Part of the problem, whether it is terrorism or the nuclear question, at least from the Indian perspective, is the US turning a blind eye to Pakistan’s activities on both fronts because the US needed Pakistan to help open a door to China previously or use its territory to transport essential supplies for troops in Afghanistan currently. Is this US dependence on Pakistan ever likely to come down?
An interesting point that emerges from the long history of US-Pakistan relationship is how periodically Pakistan becomes and ceases to remain important to the US. The 1954 US-Pakistan military agreement was concluded against the backdrop of the Korean War and American fears about a Soviet thrust into the Middle East. By the end of the decade, it became clear to the Americans that Pakistan could actually contribute little to contain the USSR. In 1970, Pakistan was yet again seen as important owing to US President Richard Nixon’s desire to reach out to China. After Pakistan’s defeat in the 1971 war and its subsequent pulling out of US-led alliances, the relationship dwindled in importance, only to be resurrected by the Soviet invasion of Afghanistan in 1979. After the Soviet withdrawal, Pakistan ceased to be of much importance through the 1990s until the attacks of 9/11 and the war on terror. America’s long war in Afghanistan and its geopolitical rivalry with China imply that the dependence on Pakistan is set to continue, though the terms of engagement might change.
If you look at the pattern of US engagement with India and Pakistan and also Afghanistan, it seems the US has disappointed all three by failing to fulfil expectations. Why is that? Is this a pattern that will continue in the future? If so, will there be any consolidation/forward movement of the India-US strategic partnership?
No American administration has shown a consistently sure touch in dealing with South Asia. This is partly because of short-sighted policies and choices such as the military alliance with Pakistan in the 1950s or the support for Afghan jihad in the 1980s. But part of the challenge also arises from problems that are endemic to the region: deep-seated conflicts of identity and power balances, antagonistic political cultures and deeply flawed institutional structures, and the absence of any impulse towards economic integration of the region. The US managed to deal with these issues in Europe and East Asia, which explains why it has had a more stable hegemony in those regions as compared to South Asia.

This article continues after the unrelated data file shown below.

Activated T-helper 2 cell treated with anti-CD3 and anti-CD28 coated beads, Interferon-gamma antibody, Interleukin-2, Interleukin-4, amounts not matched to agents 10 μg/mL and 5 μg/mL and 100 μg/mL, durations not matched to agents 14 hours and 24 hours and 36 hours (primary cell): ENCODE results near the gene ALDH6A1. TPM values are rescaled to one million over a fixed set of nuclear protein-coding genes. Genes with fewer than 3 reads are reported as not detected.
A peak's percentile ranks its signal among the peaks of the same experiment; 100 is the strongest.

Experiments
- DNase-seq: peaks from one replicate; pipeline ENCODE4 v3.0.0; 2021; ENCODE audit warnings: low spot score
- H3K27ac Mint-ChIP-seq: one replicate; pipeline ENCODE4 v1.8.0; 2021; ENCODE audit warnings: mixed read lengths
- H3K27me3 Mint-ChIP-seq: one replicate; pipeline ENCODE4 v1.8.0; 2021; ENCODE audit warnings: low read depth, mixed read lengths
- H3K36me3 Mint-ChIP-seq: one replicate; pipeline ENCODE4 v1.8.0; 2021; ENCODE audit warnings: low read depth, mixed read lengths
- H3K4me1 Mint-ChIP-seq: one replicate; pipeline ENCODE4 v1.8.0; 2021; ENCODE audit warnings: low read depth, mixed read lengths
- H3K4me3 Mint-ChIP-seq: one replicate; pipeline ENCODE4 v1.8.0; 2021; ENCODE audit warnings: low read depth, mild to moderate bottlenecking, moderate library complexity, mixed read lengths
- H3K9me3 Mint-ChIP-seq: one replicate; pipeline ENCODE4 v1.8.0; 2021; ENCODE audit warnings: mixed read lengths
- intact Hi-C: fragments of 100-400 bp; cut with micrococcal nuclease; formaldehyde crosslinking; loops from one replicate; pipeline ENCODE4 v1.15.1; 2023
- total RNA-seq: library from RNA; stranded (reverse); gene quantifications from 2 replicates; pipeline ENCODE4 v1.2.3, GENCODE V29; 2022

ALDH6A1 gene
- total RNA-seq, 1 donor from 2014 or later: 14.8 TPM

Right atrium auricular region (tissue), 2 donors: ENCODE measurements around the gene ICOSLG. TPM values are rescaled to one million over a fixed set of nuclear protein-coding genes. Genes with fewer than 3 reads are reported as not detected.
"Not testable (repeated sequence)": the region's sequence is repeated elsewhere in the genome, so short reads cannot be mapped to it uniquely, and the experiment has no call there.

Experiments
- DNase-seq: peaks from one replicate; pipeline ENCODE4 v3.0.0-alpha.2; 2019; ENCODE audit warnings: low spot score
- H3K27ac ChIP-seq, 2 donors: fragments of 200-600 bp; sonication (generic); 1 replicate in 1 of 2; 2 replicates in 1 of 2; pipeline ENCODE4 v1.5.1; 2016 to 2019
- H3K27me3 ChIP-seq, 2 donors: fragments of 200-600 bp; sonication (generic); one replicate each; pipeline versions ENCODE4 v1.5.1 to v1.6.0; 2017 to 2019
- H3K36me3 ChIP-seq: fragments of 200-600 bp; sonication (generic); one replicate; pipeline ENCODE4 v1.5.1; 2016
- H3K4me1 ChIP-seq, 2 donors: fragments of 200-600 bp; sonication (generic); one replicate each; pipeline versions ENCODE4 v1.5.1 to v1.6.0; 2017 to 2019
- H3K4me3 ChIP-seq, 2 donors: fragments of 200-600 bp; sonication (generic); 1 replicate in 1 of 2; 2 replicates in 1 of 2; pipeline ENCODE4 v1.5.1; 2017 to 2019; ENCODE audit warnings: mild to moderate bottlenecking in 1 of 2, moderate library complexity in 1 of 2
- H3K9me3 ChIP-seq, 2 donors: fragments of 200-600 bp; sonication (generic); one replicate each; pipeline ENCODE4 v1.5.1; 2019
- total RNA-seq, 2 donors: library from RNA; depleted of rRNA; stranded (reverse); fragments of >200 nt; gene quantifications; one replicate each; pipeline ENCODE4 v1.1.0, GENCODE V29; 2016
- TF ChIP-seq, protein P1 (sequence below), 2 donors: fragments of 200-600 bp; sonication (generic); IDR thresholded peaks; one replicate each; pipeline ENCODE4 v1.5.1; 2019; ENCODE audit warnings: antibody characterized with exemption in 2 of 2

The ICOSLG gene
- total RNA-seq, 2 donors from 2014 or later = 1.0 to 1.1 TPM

US President Donald Trump is not the average Democrat/Republican politician that India has come to expect/deal with because he does not fit into any historical pattern. How do you see India-US relations progressing against the backdrop of tensions on trade, seeming divergence on terrorism, some convergence on Afghanistan and Pakistan, China and the Indo-Pacific? What are the issues on which India and the US see eye-to-eye today and how can these be used to take ties to the next level? What are the challenges that the two countries need to be wary of or work around?
It is true that Trump doesn’t fit into the presidential moulds that we have been used to, especially in his brash inconsistency and mercurial style. But he is hardly the first American president to want to scale down US’s global commitments, or clash with allies, or tear up international arrangements. The US faced similar challenges about reconfiguring its global role in the 1970s. A longer historical view suggests that it is easy to overstate the importance of individual leaders and underrate the salience of structural factors—geopolitical, economic, technological and cultural—that shape US policy. As far as India-US relations go, there is increasing convergence in the strategic and security arenas alongside a growing divide on the economic front. This pattern, in fact, predates Trump. Had the US gone ahead with the Trans-Pacific Partnership and the Transatlantic Trade and Investment Partnership as proposed by the Obama administration, India would have been hurt owing to the emergence of non-tariff barriers in some of the most important economies. Similarly, disputes over intellectual property rights and a bilateral investment treaty have been around for a while. That said, Trump’s emphasis on addressing bilateral trade balances and use of blunt instruments like tariffs as well as the wider damage to the global economy because of tit-for-tat actions pose serious challenges for the India.